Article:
People who seek accent modification are often:
People who speak English as a second language
People who want to communicate more effectively at work
Help with professional communication
Whether you'd like to improve your public speaking or presentation abilities, strengthen your interviewing skills, or simply communicate more effectively on the job, speech therapy can help adults grow in their career.
An experienced speech therapist can also help you improve your interpersonal skills to better communicate and form relationships with other people, whether they're coworkers, clients, customers, or peers.
Speech evaluations for adults
Speech therapy begins with a full assessment to determine the person's needs. This may involve standardized or informal tests, as well as a review of the person's medical history.
Depending on the presenting problem, the speech therapist may use a variety of activities to assess receptive language, expressive language, fluency, speech sounds, executive functioning, or social skills. Often, evaluations will include conversation so the therapist can make clinical observations. They may also interview family members to learn more about the person's communication challenges.
After the evaluation is complete, if treatment is needed, the speech therapist will develop a treatment plan based on their findings. They will also recommend the proper frequency of speech therapy sessions.
Speech therapy sessions for adults
How a speech therapy session is structured depends on the diagnosis, care plan, and individual person. But typical speech therapy sessions for adults may involve:
Language intervention activities: These are individualized exercises designed to improve language development. Speech therapists will model language using pictures, books, and objects to improve vocabulary and grammar.
Articulation therapy: Therapists determine what sounds the person is having difficulty with and provide individual exercises to teach those specific sounds and patterns.
Feeding and swallowing therapy: Speech therapists can provide oral exercises to strengthen the muscles of the mouth and improve the way a person swallows.
No matter how the session is set up, the speech therapist should provide exercises and activities for the person to practice at home between sessions. Regular practice is essential for reinforcing what you've learned, maintaining your progress, and graduating more quickly.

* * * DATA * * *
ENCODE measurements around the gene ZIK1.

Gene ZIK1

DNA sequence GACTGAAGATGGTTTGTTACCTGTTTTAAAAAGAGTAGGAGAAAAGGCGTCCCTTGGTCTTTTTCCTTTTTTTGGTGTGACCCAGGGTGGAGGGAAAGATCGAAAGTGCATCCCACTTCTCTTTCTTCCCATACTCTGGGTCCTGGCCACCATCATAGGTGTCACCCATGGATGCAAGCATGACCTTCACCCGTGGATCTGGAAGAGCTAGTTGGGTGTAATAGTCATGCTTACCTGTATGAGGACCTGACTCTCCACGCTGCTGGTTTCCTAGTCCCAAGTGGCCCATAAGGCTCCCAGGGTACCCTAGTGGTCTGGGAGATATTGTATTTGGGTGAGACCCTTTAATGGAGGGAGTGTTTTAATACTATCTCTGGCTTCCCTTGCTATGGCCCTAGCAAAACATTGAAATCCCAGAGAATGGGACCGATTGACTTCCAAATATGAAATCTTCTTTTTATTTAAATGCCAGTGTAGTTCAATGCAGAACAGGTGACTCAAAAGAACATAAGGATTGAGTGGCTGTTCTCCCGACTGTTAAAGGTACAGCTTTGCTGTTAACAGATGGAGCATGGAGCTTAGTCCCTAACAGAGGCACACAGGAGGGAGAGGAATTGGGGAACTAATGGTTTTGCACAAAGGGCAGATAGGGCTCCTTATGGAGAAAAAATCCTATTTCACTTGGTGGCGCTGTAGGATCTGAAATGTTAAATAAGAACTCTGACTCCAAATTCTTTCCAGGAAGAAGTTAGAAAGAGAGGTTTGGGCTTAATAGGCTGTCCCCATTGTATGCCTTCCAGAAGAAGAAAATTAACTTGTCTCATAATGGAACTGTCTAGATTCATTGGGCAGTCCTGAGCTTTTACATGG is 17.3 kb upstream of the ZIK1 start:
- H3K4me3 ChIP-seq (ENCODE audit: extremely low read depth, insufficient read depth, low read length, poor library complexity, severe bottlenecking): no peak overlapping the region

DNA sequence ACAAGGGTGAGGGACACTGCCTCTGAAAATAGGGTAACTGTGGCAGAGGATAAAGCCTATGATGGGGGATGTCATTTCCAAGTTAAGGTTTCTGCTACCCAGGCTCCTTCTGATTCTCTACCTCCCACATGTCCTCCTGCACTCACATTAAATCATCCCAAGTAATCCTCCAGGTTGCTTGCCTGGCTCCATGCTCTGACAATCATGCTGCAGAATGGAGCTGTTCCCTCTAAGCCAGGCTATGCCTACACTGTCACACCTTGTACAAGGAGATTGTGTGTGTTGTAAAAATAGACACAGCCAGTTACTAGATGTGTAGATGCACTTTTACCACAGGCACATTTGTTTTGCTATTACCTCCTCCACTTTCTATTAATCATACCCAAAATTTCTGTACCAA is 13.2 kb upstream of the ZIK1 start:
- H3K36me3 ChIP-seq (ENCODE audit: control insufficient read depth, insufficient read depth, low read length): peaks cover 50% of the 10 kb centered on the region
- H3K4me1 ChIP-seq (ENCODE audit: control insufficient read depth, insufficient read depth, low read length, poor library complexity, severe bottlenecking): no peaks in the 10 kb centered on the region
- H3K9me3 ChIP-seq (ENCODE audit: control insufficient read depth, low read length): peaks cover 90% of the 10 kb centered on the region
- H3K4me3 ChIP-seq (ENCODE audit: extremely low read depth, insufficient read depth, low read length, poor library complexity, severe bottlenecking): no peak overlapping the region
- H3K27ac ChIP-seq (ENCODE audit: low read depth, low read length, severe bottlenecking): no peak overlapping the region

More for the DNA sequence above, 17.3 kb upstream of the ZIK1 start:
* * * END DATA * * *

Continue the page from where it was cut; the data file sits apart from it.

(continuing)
How long does speech therapy take for adults?
Speech therapists wish they could look into a crystal ball to give families a short answer to this question! The long answer is that each person's progress will depend on their individual needs, how much they practice between speech therapy sessions, and how consistently they attend sessions.
How often should adults be seen by a speech therapist?
Most adults meet with their speech therapist one to two times per week. Depending on the therapy and severity of the condition, more intensive schedules are occasionally needed.
Why should adults consider online speech therapy?
1 Teletherapy is more affordable
In-person practices have to pay for a lot of expenses that aren’t directly related to patient care, such as facility costs, overhead, marketing, and support staff. With online speech therapy, these cost savings are passed down to the customers.
2 Flexible scheduling and convenience
Instead of spending time traveling to and from in-person therapy sessions, you can schedule and attend appointments from the comfort of your own home. You also have greater flexibility to schedule sessions on the dates that work best, and at the times you prefer, navigating around busy work and family schedules.
3 Just as effective as traditional therapy
When you work with a certified and licensed speech therapist, there’s no difference in quality between doing it online or in-person. The research backs that up. A landmark study from Kent State University showed that there was no significant difference in scores between students who participated in teletherapy versus on-site therapy.